Italica

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Description:
This article is about the city in Spain. For the cultivar group of Brassica oleracea, see Broccoli. For the oceanographic and freight ship, see Italica
The city of Italica (Spanish: Itálica; north of modern day Santiponce, 9 km NW of Seville, Spain) was founded in 206 BC by the Roman general Publius Cornelius Scipio Africanus in order to settle Roman soldiers wounded in the Battle of Ilipa, where the Carthaginian army was defeated during the Second Punic War. The name Italica bound the colonia to their Italian origins.

History

Italica was the birthplace of Roman emperor Trajan. Hadrian was generous to his settled town, which he made a colonia; he added temples, including a Trajaneum venerating Trajan, and rebuilt public buildings. Italica’s amphitheater seated 25,000 spectators—half as many as the Flavian Amphitheatre in Rome— and was the third largest in the Roman Empire. The city's Roman population at the time is estimated to have been only 8000. The games and theatrical performances funded by the local aristocracy, who filled the positions of magistrate, were a means of establishing status: the size of the amphitheater shows that the local elite was maintaining status that extended far beyond Italica itself.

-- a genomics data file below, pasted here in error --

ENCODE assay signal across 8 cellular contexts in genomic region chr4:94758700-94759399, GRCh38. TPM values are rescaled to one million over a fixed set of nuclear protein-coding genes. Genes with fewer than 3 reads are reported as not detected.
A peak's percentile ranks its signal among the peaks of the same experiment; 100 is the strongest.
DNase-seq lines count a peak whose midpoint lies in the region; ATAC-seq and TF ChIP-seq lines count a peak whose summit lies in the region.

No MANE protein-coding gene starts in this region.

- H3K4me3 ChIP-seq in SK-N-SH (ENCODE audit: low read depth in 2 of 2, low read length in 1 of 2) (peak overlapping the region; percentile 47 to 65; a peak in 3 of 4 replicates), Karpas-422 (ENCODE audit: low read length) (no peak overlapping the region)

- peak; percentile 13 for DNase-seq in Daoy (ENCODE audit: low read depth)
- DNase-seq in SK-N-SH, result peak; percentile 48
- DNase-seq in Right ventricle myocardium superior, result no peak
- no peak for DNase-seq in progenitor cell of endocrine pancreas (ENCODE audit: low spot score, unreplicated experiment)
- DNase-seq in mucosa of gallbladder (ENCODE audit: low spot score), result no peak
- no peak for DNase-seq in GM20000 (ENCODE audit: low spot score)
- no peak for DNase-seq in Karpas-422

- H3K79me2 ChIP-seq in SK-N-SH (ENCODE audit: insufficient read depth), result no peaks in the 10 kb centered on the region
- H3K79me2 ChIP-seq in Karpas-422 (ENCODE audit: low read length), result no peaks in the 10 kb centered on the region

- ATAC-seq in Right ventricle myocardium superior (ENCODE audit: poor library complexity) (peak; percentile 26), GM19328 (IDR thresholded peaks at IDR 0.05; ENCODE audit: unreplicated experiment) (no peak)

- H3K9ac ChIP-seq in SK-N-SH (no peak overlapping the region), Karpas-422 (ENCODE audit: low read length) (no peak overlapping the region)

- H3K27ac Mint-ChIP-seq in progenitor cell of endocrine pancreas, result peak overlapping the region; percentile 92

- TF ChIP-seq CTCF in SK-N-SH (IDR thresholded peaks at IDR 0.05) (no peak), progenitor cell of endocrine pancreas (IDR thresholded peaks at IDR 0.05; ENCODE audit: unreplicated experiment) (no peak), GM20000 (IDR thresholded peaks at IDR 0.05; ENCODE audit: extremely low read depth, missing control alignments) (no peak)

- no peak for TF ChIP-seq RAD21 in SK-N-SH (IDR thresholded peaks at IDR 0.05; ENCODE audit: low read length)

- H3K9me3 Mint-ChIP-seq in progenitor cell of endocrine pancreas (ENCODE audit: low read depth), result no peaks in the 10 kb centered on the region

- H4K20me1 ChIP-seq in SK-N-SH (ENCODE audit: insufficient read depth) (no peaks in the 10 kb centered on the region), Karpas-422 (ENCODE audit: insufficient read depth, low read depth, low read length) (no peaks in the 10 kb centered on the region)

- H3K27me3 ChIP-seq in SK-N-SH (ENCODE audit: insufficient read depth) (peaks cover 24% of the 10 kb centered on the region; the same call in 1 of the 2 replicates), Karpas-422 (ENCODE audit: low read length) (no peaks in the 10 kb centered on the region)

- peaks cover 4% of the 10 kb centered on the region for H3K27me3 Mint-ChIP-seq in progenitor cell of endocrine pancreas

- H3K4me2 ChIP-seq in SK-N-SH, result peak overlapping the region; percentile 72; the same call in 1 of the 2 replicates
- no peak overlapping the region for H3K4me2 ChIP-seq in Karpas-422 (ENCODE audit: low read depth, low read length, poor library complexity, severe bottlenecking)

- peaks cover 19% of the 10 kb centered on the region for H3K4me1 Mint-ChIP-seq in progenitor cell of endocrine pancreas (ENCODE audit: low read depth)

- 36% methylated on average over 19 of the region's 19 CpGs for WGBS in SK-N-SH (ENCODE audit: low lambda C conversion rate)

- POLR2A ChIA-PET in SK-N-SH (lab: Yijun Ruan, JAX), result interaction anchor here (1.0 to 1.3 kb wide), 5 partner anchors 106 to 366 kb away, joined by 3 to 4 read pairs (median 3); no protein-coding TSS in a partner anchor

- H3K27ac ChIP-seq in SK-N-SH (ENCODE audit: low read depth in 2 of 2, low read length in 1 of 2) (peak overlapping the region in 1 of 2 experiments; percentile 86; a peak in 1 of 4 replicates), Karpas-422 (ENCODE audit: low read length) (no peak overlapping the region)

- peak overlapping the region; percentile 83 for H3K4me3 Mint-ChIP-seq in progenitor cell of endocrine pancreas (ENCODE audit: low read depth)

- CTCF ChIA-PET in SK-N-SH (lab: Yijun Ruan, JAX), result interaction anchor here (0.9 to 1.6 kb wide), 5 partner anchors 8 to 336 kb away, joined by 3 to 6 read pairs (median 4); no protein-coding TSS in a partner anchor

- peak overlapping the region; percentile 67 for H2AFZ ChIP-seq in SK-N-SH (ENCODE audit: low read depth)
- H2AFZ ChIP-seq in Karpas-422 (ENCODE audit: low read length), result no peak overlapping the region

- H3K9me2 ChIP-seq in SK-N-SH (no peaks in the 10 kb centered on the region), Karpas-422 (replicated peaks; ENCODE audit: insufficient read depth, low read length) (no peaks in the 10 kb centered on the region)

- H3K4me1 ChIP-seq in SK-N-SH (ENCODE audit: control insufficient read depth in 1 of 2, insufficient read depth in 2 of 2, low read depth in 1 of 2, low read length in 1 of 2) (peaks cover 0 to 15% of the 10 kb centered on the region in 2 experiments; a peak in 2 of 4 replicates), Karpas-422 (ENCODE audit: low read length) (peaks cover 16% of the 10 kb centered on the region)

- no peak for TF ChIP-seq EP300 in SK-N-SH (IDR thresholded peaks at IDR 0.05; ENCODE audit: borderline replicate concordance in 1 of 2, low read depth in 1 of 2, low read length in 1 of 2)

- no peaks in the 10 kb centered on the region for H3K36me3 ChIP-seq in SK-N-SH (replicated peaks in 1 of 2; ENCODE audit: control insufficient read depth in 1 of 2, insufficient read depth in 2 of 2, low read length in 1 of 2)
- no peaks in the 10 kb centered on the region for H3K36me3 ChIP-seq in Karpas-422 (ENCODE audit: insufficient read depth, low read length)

The modern town of Santiponce overlies the "old city" of Republican times founded by Scipio and the pre-Roman Iberian city. The well-preserved city of ruins seen today is the nova urbs magnificently laid out under Hadrian's patronage.

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